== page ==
Three planets with sizes and temperatures akin to those of the Earth and Venus are circling a dwarf star 40 light-years away.
The star in question, named TRAPPIST-1 after the telescope used to observe it, is weaker and cooler than the Sun at the heart of our solar system. However, two of the three planets orbiting it could well have regions capable of supporting human life due to the fact that they are closer to their star than the Earth is to the Sun.
"With such short orbital periods, the planets are between 20 and 100 times closer to their star than the Earth to the Sun. The structure of this planetary system is much more similar in scale to the system of Jupiter's moons than to that of the solar system," said lead astronomer Michaël Gillon of the University of Liège in Belgium.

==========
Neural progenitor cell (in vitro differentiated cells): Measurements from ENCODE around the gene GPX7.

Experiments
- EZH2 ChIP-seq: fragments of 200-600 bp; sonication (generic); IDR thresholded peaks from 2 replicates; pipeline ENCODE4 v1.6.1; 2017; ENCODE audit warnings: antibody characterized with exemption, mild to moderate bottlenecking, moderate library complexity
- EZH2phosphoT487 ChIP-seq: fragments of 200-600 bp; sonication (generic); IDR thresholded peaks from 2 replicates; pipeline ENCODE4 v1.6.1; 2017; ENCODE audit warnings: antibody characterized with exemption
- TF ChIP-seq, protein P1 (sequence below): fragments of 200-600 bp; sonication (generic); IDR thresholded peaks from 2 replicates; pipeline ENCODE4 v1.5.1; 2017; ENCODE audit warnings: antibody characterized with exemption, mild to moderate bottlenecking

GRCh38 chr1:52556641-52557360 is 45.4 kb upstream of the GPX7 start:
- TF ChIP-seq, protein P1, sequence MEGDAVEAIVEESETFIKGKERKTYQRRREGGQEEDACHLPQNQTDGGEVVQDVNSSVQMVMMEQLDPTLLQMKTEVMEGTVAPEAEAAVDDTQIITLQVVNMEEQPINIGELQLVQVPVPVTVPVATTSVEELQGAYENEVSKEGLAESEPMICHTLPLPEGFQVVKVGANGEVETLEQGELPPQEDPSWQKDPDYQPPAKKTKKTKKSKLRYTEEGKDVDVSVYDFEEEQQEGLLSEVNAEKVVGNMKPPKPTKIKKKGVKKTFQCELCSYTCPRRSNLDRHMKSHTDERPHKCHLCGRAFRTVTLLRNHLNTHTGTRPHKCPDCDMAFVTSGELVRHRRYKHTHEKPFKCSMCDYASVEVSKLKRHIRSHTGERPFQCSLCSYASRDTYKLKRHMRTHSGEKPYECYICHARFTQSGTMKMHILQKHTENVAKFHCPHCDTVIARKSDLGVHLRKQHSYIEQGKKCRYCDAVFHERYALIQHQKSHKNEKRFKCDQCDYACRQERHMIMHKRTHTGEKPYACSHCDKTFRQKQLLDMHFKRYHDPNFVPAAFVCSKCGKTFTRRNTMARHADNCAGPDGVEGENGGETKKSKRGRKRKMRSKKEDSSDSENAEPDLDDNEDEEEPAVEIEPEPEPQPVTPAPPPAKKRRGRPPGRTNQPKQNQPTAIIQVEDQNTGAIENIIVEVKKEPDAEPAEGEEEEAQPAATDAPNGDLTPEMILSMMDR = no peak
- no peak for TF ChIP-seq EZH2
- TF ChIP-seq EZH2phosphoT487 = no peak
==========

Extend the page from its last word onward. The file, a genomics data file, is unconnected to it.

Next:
Despite being 'only' 40 light-years away in the constellation of Aquarius, TRAPPIST-1 is too dim to be seen with even a good amateur telescope. Astronomers only considered focusing further attention on the star because it appeared to dim even more at regular intervals, suggesting that it was being orbited.
On May 4 two of the three planets will be transitioning TRAPPIST-1, an event that can only be seen from Earth-based telescopes once every two years. Astronomers will use this opportunity to measure the planets' atmospheres and search for signs of water vapor.